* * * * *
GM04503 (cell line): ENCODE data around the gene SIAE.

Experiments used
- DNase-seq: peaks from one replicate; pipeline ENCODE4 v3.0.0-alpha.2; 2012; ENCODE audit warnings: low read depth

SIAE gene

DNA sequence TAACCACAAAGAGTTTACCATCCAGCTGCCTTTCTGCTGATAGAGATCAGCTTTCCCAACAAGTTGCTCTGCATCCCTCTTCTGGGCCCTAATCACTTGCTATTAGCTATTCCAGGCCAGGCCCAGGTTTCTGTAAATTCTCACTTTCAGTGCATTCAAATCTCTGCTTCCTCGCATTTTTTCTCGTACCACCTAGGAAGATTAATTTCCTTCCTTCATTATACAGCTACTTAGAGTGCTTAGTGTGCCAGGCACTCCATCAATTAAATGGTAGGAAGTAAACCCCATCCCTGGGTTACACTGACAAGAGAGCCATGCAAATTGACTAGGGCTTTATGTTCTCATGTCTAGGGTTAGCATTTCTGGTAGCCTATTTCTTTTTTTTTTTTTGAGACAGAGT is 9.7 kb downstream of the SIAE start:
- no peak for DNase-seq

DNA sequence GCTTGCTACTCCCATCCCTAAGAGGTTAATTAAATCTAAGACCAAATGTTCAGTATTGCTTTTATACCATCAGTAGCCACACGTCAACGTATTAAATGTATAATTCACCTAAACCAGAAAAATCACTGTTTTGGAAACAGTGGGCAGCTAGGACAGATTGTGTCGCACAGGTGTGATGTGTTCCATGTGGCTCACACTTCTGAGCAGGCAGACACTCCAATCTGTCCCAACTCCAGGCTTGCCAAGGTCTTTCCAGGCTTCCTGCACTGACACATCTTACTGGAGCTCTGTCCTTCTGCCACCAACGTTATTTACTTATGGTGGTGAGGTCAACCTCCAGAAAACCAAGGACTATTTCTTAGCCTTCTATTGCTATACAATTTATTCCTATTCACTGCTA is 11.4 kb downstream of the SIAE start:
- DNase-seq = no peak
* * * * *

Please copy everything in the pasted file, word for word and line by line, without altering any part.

GM04503 (cell line): ENCODE data around the gene SIAE.

Experiments used
- DNase-seq: peaks from one replicate; pipeline ENCODE4 v3.0.0-alpha.2; 2012; ENCODE audit warnings: low read depth

SIAE gene

DNA sequence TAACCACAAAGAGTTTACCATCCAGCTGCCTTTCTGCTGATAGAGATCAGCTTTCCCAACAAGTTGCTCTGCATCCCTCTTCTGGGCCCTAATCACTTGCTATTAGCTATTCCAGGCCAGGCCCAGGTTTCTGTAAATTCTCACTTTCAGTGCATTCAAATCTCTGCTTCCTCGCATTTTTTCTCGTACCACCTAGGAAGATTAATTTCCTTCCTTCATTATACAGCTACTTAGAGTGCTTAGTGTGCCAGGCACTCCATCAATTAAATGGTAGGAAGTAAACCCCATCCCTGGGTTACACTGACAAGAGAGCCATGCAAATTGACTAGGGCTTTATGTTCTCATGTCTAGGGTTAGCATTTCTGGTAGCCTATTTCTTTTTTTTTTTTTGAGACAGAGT is 9.7 kb downstream of the SIAE start:
- no peak for DNase-seq

DNA sequence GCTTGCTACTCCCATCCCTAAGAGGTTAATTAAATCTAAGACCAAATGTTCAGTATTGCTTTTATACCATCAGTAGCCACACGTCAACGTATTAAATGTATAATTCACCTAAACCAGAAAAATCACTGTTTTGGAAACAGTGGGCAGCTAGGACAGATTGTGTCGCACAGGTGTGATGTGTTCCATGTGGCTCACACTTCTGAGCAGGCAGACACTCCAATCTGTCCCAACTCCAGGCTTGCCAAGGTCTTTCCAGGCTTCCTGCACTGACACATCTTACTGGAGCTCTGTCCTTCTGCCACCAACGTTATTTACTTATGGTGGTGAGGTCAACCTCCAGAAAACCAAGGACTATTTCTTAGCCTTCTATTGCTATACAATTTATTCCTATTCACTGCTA is 11.4 kb downstream of the SIAE start:
- DNase-seq = no peak